Diagnosis

COVID-19 is caused by a virus called Coronavirus and we are going to dig this specially because older adults are the most exposed to this virus. Coronaviruses are a common cause of the common cold. COVID-19 is a novel (newly discovered virus) Most of those infected will have a limited and mild case. It will feel more like a cold. Most people who become infected with COVID-19 will be able to care for themselves at home. Currently there is no specific anti-viral treatment for COVID-19, and there is no vaccine at this time. Antibiotics such as penicillin do not kill viruses.

The Centers for Disease Control (CDC) believes at this time that symptoms of COVID-19 may appear in as few as 2 days or as long as 14 days after exposure. Typical COVID-19 symptoms include fever, muscle aches, cough and shortness of breath that can last for two weeks or even longer.

Preventing Spread

COVID-19 is mostly spread through person-to-person close contact (within about 6 feet). Small droplets from coughing and sneezing can enter the mouth and lungs of those nearby. It is also possible that infection can happen by touching a surface or object that has virus on it such as a table or door knob and then touching their own eyes, mouth or nose, but this is not the main cause of spread.

People are thought to be most contagious when they are most symptomatic (the sickest) and especially with coughing. Some spread might be possible before people show symptoms; there have been reports of this, but this is not thought to be the main cause of spread.

COVID-19 appears to spread easily

Following the recommendations listed below will help to prevent the spread of the virus

Stay home when you are sick
Social Distancing (6 feet rule between each person)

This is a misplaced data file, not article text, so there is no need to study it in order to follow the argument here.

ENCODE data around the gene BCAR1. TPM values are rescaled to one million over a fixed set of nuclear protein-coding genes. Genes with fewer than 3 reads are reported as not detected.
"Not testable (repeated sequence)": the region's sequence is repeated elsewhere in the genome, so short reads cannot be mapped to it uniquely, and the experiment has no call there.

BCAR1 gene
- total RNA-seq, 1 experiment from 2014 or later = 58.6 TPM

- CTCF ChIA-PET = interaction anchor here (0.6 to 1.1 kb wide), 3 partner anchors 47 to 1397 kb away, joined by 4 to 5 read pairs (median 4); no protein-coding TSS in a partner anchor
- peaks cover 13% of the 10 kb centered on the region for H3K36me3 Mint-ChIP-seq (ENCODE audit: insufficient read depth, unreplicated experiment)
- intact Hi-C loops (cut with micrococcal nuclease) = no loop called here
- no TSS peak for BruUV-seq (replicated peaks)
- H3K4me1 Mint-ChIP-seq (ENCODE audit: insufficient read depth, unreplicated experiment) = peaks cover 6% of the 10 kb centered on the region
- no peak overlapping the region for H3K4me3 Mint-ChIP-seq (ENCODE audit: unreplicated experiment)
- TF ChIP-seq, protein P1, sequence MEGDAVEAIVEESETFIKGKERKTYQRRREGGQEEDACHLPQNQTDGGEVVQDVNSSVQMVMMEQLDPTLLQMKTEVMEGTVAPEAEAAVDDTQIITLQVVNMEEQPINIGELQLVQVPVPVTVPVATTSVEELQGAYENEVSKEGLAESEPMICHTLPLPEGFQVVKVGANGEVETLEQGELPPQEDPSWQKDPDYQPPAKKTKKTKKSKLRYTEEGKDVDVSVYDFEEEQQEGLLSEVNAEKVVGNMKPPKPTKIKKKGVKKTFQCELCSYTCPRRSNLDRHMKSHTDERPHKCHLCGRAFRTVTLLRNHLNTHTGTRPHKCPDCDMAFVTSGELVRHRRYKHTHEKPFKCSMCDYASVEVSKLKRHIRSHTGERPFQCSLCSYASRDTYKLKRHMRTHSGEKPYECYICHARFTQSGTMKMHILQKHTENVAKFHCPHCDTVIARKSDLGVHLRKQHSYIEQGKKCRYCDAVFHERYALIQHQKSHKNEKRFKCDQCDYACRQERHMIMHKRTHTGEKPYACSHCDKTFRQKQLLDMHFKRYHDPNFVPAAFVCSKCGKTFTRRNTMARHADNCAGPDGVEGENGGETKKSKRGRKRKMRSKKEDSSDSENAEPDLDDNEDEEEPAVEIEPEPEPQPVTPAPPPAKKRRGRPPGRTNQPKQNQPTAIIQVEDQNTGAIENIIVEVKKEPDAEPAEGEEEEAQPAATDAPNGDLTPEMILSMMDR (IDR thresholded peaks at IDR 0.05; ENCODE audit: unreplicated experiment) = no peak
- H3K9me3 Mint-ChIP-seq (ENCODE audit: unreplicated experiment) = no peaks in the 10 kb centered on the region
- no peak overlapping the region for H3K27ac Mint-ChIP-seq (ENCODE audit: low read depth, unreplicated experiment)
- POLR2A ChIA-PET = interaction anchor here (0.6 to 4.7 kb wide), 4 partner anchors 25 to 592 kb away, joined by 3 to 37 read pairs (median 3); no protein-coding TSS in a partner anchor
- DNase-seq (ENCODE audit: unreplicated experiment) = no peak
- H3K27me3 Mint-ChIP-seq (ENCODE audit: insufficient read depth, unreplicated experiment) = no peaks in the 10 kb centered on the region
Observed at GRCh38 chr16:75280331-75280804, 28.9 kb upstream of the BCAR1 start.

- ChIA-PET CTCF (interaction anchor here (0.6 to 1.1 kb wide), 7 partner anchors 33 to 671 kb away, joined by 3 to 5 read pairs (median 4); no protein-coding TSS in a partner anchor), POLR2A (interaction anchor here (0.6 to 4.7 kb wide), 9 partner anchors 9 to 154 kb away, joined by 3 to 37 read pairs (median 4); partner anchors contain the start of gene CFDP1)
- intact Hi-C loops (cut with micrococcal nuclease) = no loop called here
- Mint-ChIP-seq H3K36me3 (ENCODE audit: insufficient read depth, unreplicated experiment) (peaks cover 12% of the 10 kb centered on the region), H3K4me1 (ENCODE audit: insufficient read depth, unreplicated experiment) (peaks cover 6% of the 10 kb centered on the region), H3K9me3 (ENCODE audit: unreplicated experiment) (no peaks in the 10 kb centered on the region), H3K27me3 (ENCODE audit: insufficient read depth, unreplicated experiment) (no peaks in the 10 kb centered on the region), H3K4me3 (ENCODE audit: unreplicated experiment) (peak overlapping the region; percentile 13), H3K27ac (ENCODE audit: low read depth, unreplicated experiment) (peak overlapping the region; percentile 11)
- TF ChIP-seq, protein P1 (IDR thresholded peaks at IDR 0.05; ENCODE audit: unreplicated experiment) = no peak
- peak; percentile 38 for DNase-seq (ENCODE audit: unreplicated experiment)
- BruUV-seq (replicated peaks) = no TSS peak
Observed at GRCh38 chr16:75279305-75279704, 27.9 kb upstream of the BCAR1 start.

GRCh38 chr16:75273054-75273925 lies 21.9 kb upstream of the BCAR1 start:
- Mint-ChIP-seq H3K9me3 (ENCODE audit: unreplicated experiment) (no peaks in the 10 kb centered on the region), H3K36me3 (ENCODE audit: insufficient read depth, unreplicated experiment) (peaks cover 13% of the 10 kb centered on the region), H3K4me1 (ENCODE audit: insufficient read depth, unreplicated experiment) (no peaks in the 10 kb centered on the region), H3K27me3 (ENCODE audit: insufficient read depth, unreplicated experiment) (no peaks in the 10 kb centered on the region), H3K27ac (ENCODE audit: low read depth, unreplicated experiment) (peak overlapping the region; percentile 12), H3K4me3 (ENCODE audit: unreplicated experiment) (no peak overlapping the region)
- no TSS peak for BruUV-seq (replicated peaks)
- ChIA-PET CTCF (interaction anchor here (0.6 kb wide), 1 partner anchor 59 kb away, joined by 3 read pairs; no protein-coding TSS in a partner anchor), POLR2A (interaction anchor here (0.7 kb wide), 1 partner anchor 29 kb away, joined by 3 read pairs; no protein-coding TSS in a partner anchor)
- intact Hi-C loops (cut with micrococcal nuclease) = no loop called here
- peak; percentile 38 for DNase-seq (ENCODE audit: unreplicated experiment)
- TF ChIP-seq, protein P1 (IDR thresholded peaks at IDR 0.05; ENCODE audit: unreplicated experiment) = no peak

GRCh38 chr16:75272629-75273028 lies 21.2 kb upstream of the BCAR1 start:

Avoid people who are sick
Avoid touching your eyes, nose, and mouth
Cover your cough or sneeze with a tissue, then throw the tissue in the trash
Clean and disinfect frequently touched objects and surfaces using a regular household cleaning spray or wipe-includes computer and phone
CDC does not recommend facemask use for those people who are well
Facemasks should be used by people who show symptoms of COVID-19 to help prevent the spread of the disease to others
Wash your hands often with soap and water for at least 20 seconds
Wash especially after using the bathroom; before eating; and after blowing your nose, coughing, or sneezing
If soap and water are not readily available, use an alcohol-based hand sanitizer with at least 60% alcohol.
Treatments

In general, follow these three basic rules:

Keep warm and rest as much as possible. If you feel like resting, you should.
Drink plenty of fluids. Food is not as important since appetite will return when you are well.
For fever, take Tylenol or Motrin in normal doses (see label on the bottle).
If cough is present: Humidification and drinking lots of fluids helps to moisten and loosen up sticky mucus. Non-prescription drugs designed to suppress cough, such as Delysm, Robitussin, are occasionally helpful. If you use an inhaler, you might need to use it more often.
If throat is sore: Gargle with warm water (1/2 tsp salt in 1/2 glass of water). Try throat lozenges to help ease the pain of swallowing. Humidification of the air you breathe (use vaporizer, pans of evaporating water, or steaming tub or shower) and lots of fluids help.
If temperature is elevated: Fluids are doubly important. Fever medicine (such as Tylenol or Motrin) should control temperature. Persistent temperature elevation of 103-104 degrees is a danger sign.
If nausea and/or diarrhea are present: Eat only clear liquids, soups, or juices as tolerated. Remember fluids are important to prevent dehydration.
If your symptoms worsen call your doctor, the JCU Health Center (216-397-4349) or the Ohio Department of Health (1-833-427-5634) for further instructions, especially if you notice:

Persistent temperature elevation greater than 100.4 degrees despite fever medication
Bloody sputum or increasing chest pain
Increasing difficulty getting your breath
Stiff neck preventing bending neck and placing chin on chest

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